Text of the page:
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Holiday Ex-iety: How to Battle Your Break-up this Holiday Season

Nervous/Anxious woman

Ex-iety: It’s the resentment you feel when you remember how much you poured into a relationship and how little was poured back into you. It’s that gut-wrenching feeling (or amusement you get) when their new bae’s name pops up on your Facebook suggested friend’s list. It’s the hoping you won’t run into them at a holiday party or event. It’s that look of sheer horror on your face when they show up on your doorstep unannounced.

Almost every one of us has an ex that when we think of them, our palms sweat, our stomach drops, and our fight or flight response immediately activates. Whether it’s a trauma-response or it’s a reaction to the uncertain future that lies ahead, the upcoming holiday season can undoubtedly exacerbate valid fears and anxieties that accompany bad break-ups.

While the joys of holiday shopping and pumpkin spice lattes keep our minds preoccupied, previous memories of celebrating birthdays, exchanging Christmas gifts, and kissing on New Year’s Eve can come back to haunt us like the ghost of Christmas past. So how do we keep ourselves from turning into a Scrooge?

1. Back Away from the Phone
If your break-up is recent, nothing is more important than staying away from your ex’s social media. Put your mental and emotional health first by resisting the urge to internet stalk them because let’s face it: it’s a trap. And if you do fall into the trap and experience ex-iety all over again, just remember that very few things on the internet are real these days. We’ve all mastered the art of projecting our best selfies and selves on almost every platform. No matter what narrative your ex is spinning about their own life, it doesn’t serve you. The quickest path to happiness is to let go of the things that hurt you.

2. Surround Yourself with Support
Talk openly with your friends and family about what you’re experiencing. There’s nothing to be ashamed about. So many people have loved and lost, and your friends and family will absolutely get it. There’s nothing new under the sun, and many happy, healthy relationships are made up of people who once thought their love lives were completely over. Consider looking ahead at the holiday calendar and making plans with your friends on days that may hold special remembrance.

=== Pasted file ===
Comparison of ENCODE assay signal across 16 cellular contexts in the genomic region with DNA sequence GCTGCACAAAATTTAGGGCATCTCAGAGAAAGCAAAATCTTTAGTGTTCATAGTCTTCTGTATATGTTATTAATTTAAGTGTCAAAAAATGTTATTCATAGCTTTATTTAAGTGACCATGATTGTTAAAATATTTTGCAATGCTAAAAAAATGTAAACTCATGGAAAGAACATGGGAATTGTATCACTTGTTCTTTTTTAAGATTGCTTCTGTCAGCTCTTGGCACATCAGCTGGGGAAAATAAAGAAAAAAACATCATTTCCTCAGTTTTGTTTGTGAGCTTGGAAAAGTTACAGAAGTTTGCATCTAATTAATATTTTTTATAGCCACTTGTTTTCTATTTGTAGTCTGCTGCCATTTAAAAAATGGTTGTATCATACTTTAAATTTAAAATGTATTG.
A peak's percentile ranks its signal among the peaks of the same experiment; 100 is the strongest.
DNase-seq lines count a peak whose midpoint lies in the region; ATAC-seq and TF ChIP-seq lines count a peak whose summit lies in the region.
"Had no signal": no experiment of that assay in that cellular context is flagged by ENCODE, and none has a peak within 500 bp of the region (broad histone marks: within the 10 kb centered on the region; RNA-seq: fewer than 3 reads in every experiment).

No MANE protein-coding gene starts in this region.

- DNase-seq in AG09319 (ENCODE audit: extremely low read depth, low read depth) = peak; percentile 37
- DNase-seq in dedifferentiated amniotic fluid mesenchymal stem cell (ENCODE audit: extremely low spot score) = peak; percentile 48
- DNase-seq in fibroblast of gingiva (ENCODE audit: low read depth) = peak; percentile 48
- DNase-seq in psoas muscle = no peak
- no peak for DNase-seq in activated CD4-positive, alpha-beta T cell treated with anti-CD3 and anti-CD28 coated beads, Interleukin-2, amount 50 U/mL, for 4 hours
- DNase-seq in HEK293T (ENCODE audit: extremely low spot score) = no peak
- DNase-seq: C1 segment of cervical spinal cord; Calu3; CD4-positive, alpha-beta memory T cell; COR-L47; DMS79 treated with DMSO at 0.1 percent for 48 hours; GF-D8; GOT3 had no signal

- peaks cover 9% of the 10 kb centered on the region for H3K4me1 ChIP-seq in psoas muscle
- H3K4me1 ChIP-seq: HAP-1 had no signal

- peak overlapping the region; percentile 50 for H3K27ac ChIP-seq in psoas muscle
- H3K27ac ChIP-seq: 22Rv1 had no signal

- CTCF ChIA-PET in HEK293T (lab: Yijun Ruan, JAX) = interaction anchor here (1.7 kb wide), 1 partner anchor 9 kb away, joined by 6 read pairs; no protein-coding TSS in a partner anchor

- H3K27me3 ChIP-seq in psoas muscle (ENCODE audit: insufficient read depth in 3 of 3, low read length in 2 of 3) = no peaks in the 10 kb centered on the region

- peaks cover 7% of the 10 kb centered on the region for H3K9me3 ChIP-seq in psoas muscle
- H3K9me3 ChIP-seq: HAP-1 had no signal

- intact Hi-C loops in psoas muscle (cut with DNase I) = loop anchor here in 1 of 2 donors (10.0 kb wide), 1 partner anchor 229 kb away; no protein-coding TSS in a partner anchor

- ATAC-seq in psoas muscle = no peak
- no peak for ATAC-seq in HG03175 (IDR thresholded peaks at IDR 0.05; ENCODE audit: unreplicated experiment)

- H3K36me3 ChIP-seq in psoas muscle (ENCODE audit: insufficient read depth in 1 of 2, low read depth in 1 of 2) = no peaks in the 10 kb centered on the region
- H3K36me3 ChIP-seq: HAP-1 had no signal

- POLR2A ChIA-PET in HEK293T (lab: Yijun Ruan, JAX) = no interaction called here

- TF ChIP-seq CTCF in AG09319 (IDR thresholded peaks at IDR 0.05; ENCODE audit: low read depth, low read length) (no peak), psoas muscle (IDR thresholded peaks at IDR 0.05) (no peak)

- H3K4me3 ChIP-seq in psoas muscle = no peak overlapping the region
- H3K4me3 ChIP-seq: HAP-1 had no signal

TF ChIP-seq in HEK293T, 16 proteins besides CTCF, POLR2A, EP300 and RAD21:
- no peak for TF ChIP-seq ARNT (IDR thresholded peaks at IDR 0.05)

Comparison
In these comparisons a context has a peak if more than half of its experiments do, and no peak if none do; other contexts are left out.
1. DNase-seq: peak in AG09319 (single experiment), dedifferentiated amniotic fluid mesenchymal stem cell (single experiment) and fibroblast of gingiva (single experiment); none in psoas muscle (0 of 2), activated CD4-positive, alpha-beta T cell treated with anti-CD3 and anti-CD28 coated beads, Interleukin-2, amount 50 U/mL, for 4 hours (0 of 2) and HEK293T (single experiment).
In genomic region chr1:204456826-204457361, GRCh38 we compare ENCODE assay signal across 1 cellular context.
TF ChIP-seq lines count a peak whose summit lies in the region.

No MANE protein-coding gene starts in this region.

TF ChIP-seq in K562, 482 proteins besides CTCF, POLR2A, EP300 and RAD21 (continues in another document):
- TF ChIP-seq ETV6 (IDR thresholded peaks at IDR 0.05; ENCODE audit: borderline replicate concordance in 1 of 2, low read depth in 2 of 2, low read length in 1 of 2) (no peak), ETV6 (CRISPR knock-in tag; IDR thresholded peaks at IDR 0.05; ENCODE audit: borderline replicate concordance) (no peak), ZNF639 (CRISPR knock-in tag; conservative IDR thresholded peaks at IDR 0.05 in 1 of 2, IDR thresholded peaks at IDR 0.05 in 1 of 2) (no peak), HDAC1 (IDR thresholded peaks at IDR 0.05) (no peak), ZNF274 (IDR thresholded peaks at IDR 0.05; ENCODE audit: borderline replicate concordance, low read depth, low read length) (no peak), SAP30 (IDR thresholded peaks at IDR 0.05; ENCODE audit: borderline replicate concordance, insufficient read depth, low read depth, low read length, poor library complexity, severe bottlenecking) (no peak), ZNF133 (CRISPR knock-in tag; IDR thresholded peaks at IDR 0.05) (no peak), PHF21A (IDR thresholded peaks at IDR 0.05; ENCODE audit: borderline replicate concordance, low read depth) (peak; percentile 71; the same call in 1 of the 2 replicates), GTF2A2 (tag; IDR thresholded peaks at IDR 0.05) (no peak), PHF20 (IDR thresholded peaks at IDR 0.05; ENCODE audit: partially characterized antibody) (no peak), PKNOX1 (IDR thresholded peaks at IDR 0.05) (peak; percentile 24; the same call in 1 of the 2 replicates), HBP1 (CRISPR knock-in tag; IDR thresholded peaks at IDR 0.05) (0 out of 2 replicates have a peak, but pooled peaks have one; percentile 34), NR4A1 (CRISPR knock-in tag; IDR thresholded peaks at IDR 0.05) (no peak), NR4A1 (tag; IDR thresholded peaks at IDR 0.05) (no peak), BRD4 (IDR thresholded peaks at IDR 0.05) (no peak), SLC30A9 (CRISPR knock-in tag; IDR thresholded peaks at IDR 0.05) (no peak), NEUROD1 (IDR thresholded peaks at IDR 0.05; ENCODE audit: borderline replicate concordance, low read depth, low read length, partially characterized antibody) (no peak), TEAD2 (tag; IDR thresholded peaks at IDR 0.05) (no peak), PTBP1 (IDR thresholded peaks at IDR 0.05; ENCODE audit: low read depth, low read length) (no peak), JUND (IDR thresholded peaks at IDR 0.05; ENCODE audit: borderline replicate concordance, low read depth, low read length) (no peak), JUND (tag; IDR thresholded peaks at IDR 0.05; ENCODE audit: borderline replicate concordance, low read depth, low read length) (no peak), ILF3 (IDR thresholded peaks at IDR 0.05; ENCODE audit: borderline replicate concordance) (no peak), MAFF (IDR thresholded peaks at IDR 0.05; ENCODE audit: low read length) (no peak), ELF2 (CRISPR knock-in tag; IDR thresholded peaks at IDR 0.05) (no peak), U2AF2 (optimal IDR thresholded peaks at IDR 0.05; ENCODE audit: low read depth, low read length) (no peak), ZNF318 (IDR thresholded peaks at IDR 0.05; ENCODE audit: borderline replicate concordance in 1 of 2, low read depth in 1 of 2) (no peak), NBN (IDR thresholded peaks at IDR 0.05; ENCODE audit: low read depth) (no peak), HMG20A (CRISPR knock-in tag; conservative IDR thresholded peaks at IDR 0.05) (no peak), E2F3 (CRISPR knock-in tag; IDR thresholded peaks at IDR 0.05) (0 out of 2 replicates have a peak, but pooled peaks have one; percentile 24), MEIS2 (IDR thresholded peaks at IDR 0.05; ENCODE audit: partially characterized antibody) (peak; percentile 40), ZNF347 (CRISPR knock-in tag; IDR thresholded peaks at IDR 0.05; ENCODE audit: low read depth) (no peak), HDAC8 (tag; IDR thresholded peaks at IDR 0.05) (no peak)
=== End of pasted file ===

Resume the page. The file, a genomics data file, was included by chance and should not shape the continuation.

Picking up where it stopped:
3. Focus on Your Healing Journey
If you have insurance, contact your provider for a list of in-network therapists or seek out online therapy. It’s worth every penny. If that’s not in your budget, consider purchasing some good books on breakups and grief or following podcasts by social workers and clinical psychologists tackling the topic. Some places also offer free group counseling. From meditation and journaling to taking on new hobbies, focusing on your healing journey can build self-esteem and the self-confidence you need to move forward.

4. Embrace Forgiveness
Not every relationship ends in betrayal, but some do. As much as we all seek closure, not every relationship will end with it. While some actions may not warrant forgiveness, making peace with the past can help you move towards a love-filled future. Forgiving yourself is a powerful feeling. If you ignored red flags, stayed in the relationship too long, or if you’re finding yourself replaying the past and wishing you had done things differently, try forgiving yourself instead. Remember to extend yourself grace and forgiveness.

5. Envision Your Future
This is your life, and you only get one. Take some time to envision your happiest future. Is it in a new relationship with a new partner? Is it embracing the single life? No matter what your joyful future looks like, trust that you are exactly where you’re meant to be because the universe has shown you what is not meant for you. Thank your ex, wish them peace, and then turn that pain into power. Embolden yourself to take control of your life and claim the future that is waiting for you.

Whether you’re currently healing from the scars of ex-iety or you’ve only just begun to show signs of this post-traumatic relationship disorder, there is always a better relationship out there waiting for you. And it is that kind of hope that keeps us going this holiday season.